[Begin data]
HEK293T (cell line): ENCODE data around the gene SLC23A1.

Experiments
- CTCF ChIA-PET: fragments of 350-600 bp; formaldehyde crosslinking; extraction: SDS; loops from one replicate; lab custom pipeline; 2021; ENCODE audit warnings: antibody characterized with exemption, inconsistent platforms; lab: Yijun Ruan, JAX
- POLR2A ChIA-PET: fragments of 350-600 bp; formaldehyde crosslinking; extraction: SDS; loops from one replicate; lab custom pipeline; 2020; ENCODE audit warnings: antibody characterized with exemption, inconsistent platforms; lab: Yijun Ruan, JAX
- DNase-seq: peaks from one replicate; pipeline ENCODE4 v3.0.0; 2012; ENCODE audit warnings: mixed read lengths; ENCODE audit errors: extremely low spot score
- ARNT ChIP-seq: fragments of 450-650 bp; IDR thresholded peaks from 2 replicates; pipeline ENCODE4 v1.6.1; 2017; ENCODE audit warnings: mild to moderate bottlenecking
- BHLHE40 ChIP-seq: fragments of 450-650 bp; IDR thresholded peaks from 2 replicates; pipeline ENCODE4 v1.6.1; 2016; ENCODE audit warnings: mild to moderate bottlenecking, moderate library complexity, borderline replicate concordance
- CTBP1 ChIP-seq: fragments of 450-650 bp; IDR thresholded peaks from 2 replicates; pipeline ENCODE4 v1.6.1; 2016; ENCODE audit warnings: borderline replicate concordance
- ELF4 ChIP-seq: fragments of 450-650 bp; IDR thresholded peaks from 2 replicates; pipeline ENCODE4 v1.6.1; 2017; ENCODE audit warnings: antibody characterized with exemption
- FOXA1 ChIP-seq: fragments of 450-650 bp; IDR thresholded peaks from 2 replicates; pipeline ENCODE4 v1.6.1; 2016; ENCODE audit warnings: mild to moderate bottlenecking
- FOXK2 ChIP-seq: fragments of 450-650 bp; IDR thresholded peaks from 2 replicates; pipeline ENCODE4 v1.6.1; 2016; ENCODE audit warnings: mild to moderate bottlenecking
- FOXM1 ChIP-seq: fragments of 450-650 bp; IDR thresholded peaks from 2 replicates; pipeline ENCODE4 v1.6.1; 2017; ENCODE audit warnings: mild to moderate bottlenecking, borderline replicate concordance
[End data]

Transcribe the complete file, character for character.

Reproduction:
HEK293T (cell line): ENCODE data around the gene SLC23A1.

Experiments
- CTCF ChIA-PET: fragments of 350-600 bp; formaldehyde crosslinking; extraction: SDS; loops from one replicate; lab custom pipeline; 2021; ENCODE audit warnings: antibody characterized with exemption, inconsistent platforms; lab: Yijun Ruan, JAX
- POLR2A ChIA-PET: fragments of 350-600 bp; formaldehyde crosslinking; extraction: SDS; loops from one replicate; lab custom pipeline; 2020; ENCODE audit warnings: antibody characterized with exemption, inconsistent platforms; lab: Yijun Ruan, JAX
- DNase-seq: peaks from one replicate; pipeline ENCODE4 v3.0.0; 2012; ENCODE audit warnings: mixed read lengths; ENCODE audit errors: extremely low spot score
- ARNT ChIP-seq: fragments of 450-650 bp; IDR thresholded peaks from 2 replicates; pipeline ENCODE4 v1.6.1; 2017; ENCODE audit warnings: mild to moderate bottlenecking
- BHLHE40 ChIP-seq: fragments of 450-650 bp; IDR thresholded peaks from 2 replicates; pipeline ENCODE4 v1.6.1; 2016; ENCODE audit warnings: mild to moderate bottlenecking, moderate library complexity, borderline replicate concordance
- CTBP1 ChIP-seq: fragments of 450-650 bp; IDR thresholded peaks from 2 replicates; pipeline ENCODE4 v1.6.1; 2016; ENCODE audit warnings: borderline replicate concordance
- ELF4 ChIP-seq: fragments of 450-650 bp; IDR thresholded peaks from 2 replicates; pipeline ENCODE4 v1.6.1; 2017; ENCODE audit warnings: antibody characterized with exemption
- FOXA1 ChIP-seq: fragments of 450-650 bp; IDR thresholded peaks from 2 replicates; pipeline ENCODE4 v1.6.1; 2016; ENCODE audit warnings: mild to moderate bottlenecking
- FOXK2 ChIP-seq: fragments of 450-650 bp; IDR thresholded peaks from 2 replicates; pipeline ENCODE4 v1.6.1; 2016; ENCODE audit warnings: mild to moderate bottlenecking
- FOXM1 ChIP-seq: fragments of 450-650 bp; IDR thresholded peaks from 2 replicates; pipeline ENCODE4 v1.6.1; 2017; ENCODE audit warnings: mild to moderate bottlenecking, borderline replicate concordance